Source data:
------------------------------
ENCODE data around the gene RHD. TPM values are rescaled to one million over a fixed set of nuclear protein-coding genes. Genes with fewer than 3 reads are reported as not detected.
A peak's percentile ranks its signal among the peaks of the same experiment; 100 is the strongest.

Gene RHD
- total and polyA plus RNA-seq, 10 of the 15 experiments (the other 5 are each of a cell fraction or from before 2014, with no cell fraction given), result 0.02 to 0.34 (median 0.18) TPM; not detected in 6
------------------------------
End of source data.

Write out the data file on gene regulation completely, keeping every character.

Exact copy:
ENCODE data around the gene RHD. TPM values are rescaled to one million over a fixed set of nuclear protein-coding genes. Genes with fewer than 3 reads are reported as not detected.
A peak's percentile ranks its signal among the peaks of the same experiment; 100 is the strongest.

Gene RHD
- total and polyA plus RNA-seq, 10 of the 15 experiments (the other 5 are each of a cell fraction or from before 2014, with no cell fraction given), result 0.02 to 0.34 (median 0.18) TPM; not detected in 6